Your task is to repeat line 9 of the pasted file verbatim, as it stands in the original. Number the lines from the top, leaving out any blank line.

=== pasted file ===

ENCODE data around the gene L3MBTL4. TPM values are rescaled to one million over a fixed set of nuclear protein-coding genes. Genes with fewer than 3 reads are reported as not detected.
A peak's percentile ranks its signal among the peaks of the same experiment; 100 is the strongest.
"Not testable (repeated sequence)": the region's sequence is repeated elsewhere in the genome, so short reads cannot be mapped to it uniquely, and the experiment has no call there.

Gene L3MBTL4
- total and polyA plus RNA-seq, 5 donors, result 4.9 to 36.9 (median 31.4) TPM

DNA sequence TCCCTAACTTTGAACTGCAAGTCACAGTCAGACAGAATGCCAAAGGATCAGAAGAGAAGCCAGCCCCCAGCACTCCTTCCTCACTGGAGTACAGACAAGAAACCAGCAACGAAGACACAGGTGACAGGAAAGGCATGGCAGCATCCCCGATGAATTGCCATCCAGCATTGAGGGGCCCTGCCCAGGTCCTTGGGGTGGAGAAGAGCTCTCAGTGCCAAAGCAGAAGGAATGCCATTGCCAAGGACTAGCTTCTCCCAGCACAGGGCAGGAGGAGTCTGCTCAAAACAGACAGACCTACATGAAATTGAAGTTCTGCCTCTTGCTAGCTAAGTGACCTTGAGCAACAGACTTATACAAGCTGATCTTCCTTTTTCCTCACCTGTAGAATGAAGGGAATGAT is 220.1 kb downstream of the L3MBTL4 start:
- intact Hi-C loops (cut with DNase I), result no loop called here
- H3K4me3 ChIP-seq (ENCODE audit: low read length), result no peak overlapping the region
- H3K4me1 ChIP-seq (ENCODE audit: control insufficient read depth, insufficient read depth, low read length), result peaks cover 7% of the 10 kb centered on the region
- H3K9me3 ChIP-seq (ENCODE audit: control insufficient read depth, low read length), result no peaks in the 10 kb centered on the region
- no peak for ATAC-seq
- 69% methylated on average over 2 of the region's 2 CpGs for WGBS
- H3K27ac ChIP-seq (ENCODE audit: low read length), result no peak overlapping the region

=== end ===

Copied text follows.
- H3K4me1 ChIP-seq (ENCODE audit: control insufficient read depth, insufficient read depth, low read length), result peaks cover 7% of the 10 kb centered on the region